Players of Note from the Arizona Fall League
Every fall some of the top talent in the minor leagues descend upon Arizona to participate in the Arizona Fall league. Some are lesser prospects that dealt with injury and need extra playing time, some spent the majority of the season at A ball or lower and the organization just wants to see how they fare against higher competition, and some are simply the best prospects in baseball.
The top overall prospect in baseball, Byron Buxton, fits two of those categories, given he was at single A most the season. He has struggled, which isn’t all that surprising given he is only 19 years old, but he has had some moments to shine, primarily by playing a fantastic center field.
Delino DeShields Jr. got the trip to Arizona because he has recently been moved to the outfield, and it has been trying. In the Fall Stars game his lack of familiarity showed when he took a terrible route on a ball, eventually letting it fall for a triple. One thing he has done well, though, is get on base, and when that happens he takes off. He is eight of ten stealing and has an average over .300, making him the best stolen base prospect in the minors today.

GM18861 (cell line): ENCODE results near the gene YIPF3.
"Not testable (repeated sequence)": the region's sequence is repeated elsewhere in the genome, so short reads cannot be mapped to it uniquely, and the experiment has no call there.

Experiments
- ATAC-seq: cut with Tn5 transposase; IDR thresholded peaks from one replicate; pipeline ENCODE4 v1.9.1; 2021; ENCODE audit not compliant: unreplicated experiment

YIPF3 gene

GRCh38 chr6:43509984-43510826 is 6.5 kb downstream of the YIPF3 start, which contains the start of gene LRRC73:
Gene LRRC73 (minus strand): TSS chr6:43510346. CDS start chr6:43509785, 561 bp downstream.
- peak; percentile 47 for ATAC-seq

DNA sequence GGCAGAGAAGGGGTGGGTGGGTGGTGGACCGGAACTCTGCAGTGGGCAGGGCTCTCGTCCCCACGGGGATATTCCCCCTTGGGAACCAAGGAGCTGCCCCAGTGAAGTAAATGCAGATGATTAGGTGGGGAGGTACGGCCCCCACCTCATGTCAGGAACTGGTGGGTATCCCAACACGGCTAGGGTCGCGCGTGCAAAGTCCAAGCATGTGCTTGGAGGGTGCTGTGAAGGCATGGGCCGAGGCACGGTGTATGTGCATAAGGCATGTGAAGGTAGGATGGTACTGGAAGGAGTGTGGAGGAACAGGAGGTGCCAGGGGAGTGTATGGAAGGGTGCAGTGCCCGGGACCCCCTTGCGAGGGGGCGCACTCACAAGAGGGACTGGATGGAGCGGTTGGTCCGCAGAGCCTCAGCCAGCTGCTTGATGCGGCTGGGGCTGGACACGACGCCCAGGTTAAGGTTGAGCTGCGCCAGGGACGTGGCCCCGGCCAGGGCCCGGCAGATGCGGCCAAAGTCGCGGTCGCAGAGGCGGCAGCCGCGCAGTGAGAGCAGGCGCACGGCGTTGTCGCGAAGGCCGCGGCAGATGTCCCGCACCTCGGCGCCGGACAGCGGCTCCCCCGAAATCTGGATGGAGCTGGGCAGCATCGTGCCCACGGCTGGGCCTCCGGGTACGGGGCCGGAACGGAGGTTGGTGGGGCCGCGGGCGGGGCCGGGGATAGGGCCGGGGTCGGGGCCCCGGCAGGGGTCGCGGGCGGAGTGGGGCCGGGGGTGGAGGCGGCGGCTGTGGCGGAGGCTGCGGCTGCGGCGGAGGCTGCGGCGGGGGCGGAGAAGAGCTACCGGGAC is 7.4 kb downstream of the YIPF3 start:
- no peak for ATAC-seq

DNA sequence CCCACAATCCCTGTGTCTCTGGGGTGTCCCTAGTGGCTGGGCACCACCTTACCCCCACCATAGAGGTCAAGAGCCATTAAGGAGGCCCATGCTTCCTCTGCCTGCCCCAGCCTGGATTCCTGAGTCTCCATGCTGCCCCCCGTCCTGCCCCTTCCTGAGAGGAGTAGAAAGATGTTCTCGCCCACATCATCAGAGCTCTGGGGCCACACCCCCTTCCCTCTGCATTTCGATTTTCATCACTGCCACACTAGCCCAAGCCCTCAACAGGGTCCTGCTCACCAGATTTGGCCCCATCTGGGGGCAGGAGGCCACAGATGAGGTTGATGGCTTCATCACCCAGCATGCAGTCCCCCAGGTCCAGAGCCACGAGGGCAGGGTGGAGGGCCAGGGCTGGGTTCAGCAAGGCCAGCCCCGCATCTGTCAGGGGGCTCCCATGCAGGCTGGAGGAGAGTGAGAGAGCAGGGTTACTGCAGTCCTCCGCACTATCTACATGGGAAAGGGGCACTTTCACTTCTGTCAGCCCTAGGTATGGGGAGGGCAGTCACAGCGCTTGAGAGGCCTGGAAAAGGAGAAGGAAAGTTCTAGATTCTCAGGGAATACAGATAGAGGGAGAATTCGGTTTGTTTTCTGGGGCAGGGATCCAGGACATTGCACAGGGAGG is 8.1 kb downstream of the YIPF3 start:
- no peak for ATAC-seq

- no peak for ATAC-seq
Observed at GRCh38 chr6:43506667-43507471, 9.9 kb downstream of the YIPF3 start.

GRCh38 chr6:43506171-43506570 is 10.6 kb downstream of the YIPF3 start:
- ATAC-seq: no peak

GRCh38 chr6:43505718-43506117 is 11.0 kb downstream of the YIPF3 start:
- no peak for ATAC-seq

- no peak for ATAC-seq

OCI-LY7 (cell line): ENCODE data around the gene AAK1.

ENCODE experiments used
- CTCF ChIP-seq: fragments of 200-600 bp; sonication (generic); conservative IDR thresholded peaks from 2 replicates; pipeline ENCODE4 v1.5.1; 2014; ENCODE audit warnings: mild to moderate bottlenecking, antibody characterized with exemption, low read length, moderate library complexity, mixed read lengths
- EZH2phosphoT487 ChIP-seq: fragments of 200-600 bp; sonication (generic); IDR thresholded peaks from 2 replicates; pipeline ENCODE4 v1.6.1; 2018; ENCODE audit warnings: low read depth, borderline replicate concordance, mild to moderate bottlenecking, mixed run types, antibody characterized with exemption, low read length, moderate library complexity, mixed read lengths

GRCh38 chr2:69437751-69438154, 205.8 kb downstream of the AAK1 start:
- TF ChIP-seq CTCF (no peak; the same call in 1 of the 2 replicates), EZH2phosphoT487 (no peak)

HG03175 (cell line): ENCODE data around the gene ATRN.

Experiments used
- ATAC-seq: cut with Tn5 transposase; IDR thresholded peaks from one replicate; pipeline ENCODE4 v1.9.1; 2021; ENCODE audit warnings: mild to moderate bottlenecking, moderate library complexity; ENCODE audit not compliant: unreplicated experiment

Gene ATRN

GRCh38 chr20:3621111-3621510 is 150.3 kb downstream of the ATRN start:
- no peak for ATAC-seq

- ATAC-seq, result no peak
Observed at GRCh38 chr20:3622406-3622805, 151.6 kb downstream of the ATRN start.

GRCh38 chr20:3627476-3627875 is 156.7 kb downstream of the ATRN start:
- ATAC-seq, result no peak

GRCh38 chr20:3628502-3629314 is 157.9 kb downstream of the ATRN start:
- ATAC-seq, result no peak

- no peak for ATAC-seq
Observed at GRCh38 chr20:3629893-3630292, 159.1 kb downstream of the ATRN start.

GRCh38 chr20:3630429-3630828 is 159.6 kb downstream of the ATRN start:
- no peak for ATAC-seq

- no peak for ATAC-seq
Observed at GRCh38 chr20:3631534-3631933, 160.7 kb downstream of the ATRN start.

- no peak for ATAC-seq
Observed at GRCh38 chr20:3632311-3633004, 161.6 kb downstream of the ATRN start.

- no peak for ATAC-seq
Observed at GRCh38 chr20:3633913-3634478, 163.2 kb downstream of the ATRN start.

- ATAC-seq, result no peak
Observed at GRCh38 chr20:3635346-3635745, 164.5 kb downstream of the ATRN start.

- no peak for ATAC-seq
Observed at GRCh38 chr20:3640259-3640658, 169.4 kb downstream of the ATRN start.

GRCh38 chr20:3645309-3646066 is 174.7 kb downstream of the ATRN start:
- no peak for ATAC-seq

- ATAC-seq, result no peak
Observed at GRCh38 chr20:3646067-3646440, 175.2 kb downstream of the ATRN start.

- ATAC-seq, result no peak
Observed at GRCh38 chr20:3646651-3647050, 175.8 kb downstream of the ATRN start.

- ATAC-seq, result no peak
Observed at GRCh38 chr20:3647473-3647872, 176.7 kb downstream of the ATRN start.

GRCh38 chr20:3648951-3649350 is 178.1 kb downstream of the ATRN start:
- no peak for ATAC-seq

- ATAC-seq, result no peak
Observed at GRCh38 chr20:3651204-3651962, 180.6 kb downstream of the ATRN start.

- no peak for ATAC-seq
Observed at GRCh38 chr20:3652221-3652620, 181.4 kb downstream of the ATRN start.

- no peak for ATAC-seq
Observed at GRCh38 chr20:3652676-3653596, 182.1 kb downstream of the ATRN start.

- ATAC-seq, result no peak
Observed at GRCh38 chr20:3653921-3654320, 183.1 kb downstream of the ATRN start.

Kris Bryant was the second overall draft pick in the most recent MLB First Year Player Draft after putting up incredible numbers at the University of San Diego. In his final year of college he had more home runs than more than half the teams in Division 1 NCAA baseball, and he is leading the Fall League in home runs this fall. He is currently a third baseman in the Chicago Cubs organization, but his defense is suspect and will likely have to move to the outfield.
The final prospect really shining in Arizona is San Diego Padres catcher Austin Hedges. He is not all that impressive at the plate, but behind it he is a wonder to watch. He has incredibly soft hands and can get the ball from his glove to the glove of the person covering second base in less than a second and a half on a steal attempt. He projects very much like Yadier Molina and could challenge for a Gold Glove the moment he enters the big leagues.